One more bill would require private college consultants, who coach students through the admissions process for what are usually hefty fees, to register with the California secretary of state, who later would propose regulations for the industry. It’s unclear how this would prevent scandals like the current one in which a Newport Beach consultant pleaded guilty to funneling parents’ money into bribes for athletic coaches. It’s already illegal to commit fraud.

College admission is a complicated and nuanced procedure, as well as one that too often favors connected, well-heeled applicants. Legislators appear to be looking for a role to play in a big and shameful story, but if they haven’t thought through what kind of reforms are needed, they’re better off sitting this one out.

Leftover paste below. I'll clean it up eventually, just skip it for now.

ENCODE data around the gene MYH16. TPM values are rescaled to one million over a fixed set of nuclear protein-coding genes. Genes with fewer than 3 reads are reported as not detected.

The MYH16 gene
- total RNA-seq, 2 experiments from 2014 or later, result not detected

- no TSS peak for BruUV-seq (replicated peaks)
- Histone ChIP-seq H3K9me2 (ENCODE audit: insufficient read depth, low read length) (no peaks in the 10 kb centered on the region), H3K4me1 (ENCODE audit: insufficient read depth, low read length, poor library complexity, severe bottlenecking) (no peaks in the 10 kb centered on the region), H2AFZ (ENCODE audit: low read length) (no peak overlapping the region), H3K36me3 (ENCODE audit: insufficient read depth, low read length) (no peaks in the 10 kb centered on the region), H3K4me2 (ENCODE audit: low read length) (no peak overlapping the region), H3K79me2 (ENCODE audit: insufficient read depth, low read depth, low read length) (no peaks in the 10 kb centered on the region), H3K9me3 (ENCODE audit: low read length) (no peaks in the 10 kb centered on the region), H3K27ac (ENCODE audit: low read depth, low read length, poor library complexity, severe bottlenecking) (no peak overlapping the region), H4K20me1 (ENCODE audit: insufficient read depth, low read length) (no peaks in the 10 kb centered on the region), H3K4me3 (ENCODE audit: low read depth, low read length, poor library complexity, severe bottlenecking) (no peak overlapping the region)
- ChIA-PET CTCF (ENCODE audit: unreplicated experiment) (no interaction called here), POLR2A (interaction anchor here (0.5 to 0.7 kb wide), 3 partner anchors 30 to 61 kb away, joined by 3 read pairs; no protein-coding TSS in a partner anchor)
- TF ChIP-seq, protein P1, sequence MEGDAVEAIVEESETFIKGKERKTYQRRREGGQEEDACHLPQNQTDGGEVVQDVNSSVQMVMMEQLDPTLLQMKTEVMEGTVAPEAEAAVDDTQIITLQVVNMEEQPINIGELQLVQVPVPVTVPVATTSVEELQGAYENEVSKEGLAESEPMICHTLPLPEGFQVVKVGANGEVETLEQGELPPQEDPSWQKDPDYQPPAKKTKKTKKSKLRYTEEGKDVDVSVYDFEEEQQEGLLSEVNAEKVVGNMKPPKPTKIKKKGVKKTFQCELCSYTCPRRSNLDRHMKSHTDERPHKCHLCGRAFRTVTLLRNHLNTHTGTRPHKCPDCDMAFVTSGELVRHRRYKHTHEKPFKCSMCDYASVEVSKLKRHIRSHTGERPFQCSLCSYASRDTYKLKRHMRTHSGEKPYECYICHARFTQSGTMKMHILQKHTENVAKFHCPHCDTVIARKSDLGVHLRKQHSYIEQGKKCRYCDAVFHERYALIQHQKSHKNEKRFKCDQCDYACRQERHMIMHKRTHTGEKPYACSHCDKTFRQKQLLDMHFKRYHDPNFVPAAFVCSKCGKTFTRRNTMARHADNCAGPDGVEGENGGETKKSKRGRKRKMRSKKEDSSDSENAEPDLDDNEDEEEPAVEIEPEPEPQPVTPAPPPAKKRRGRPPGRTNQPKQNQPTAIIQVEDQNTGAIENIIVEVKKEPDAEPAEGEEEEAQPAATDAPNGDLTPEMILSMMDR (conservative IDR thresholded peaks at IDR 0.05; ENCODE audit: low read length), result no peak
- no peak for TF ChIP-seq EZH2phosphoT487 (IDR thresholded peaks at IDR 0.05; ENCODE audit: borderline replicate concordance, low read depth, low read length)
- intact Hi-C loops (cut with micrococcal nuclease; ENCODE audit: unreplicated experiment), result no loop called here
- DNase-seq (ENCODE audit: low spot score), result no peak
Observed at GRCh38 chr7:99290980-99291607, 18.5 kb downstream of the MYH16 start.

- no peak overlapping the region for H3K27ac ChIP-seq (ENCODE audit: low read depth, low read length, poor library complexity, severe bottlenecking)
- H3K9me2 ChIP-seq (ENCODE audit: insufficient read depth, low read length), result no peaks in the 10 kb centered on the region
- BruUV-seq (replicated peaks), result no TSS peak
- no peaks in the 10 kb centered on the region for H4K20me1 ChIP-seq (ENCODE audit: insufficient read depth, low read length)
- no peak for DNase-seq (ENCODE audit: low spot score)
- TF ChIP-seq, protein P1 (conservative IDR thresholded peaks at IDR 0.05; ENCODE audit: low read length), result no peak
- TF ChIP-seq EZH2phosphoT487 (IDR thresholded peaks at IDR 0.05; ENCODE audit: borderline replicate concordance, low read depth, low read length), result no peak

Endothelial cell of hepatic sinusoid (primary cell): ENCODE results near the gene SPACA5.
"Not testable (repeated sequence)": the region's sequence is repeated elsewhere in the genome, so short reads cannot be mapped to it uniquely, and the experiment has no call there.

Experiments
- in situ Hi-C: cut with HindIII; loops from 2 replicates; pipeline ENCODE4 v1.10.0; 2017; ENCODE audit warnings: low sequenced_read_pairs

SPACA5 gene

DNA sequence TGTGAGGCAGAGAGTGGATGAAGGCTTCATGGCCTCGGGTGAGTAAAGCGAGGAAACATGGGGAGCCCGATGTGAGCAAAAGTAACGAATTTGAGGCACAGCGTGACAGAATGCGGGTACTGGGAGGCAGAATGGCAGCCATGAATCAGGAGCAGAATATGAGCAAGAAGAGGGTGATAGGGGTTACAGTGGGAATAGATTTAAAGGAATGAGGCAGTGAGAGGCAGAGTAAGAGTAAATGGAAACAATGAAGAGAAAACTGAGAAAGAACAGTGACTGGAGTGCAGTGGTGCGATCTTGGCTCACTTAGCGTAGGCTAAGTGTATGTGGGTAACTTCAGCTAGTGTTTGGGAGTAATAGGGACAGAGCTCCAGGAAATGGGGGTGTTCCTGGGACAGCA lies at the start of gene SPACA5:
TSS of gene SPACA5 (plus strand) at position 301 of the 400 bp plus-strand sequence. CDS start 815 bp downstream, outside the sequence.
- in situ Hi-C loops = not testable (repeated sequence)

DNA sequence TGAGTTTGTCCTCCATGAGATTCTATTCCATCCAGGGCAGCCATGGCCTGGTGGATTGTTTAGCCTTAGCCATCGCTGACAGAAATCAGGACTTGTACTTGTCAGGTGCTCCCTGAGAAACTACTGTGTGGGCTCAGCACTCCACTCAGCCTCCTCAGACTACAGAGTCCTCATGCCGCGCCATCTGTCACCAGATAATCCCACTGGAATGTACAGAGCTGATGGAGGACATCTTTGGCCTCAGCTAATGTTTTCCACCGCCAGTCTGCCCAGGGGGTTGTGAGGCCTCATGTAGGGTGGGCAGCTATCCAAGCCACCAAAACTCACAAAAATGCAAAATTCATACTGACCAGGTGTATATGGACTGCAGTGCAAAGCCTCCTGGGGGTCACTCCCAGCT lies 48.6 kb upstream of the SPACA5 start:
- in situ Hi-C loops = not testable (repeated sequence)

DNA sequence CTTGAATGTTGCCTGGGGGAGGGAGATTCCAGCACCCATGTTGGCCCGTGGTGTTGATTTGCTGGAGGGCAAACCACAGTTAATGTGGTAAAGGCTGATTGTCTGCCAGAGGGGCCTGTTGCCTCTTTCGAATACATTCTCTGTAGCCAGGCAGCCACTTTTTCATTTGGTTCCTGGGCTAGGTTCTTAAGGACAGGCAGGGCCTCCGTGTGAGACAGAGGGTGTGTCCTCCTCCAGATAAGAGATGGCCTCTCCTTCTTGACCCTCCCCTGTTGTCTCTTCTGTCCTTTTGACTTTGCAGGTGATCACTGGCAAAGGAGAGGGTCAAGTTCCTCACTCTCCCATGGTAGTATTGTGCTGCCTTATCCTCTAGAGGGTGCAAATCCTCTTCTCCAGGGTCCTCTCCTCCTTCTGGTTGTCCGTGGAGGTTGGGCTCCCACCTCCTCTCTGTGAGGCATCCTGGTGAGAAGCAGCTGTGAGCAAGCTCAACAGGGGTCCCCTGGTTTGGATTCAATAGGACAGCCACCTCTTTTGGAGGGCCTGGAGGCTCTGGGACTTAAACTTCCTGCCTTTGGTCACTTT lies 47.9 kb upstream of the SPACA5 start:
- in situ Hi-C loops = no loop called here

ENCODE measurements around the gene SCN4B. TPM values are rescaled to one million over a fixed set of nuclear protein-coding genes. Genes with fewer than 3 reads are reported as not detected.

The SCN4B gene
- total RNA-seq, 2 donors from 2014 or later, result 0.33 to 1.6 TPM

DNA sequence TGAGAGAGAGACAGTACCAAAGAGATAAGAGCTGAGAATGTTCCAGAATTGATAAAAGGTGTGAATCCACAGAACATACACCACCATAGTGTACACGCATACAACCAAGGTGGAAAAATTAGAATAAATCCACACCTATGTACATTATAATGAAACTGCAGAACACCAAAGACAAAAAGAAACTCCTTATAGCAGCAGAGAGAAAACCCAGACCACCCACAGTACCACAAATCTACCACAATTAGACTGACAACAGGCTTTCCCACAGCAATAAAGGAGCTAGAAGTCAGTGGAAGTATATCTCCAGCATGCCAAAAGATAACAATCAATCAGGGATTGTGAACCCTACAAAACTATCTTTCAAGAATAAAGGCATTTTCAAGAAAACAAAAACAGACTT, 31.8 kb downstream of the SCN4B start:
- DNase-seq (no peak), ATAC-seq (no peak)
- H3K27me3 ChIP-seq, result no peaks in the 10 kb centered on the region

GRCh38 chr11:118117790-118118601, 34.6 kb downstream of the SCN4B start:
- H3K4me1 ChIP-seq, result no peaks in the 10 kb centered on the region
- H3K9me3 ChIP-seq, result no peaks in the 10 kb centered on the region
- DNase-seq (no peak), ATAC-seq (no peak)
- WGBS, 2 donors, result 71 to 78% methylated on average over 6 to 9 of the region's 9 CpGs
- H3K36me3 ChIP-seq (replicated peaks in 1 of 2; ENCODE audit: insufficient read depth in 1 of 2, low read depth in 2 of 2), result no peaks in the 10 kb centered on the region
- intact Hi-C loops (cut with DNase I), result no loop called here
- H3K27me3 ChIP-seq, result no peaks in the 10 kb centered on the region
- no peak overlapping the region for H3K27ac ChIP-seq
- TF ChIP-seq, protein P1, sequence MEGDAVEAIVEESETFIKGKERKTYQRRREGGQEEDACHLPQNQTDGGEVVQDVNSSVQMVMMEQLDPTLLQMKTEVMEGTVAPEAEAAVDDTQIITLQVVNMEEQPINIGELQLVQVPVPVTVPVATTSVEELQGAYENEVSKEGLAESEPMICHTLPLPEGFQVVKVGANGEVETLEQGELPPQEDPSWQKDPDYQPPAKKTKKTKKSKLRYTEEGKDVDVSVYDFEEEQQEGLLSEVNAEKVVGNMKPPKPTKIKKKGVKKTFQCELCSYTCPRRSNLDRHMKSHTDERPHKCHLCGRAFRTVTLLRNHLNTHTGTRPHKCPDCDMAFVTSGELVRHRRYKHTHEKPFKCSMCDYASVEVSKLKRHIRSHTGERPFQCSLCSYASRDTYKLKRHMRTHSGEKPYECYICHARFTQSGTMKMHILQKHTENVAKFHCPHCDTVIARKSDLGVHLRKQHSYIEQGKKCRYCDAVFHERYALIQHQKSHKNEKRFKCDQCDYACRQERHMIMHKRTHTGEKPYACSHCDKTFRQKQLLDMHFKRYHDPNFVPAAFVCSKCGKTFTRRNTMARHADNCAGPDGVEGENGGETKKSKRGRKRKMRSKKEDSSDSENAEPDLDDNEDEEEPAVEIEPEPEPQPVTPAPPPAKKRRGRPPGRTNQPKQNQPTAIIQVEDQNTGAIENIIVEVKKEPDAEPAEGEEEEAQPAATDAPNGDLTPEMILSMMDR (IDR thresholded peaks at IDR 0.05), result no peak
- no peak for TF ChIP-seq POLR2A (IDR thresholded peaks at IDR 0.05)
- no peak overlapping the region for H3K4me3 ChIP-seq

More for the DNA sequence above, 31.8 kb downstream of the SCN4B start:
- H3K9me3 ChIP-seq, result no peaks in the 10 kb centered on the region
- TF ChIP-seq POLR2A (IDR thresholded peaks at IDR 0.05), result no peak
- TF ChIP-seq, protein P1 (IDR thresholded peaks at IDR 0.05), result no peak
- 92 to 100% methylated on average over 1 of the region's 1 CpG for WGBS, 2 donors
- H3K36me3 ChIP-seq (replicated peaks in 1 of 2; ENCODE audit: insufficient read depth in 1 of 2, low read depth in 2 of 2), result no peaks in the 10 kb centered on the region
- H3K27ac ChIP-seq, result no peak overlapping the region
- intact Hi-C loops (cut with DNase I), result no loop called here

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April 9

San Francisco Chronicle on Trump trying to crack down, while Newsom learns about asylum seekers:

Gov. Gavin Newsom is spending his first international trip in El Salvador, exploring the reasons why Central American migrants are fleeing their home countries. California has the largest population of Salvadorans in the nation.

Newsom is getting a crash course in El Salvador’s recent history as well as learning the basics about why migrants are so determined to leave a country plagued by gang violence, climate change, and extortion. He’s also offering a clear counter to President Trump’s ever-hostile immigration actions.

“The one area that California should do more is on immigration policy,” Newsom said on the first day of his visit. “We have a unique responsibility and an opportunity to advance a different conversation.”

That other conversation, meanwhile, is getting more heated.

While Newsom has been in San Salvador, listening to the stories of students who fled because their families were in danger, Trump has been shaking up his Homeland Security department. Reportedly, he hopes to return to last year’s morally and legally discredited family separation policy.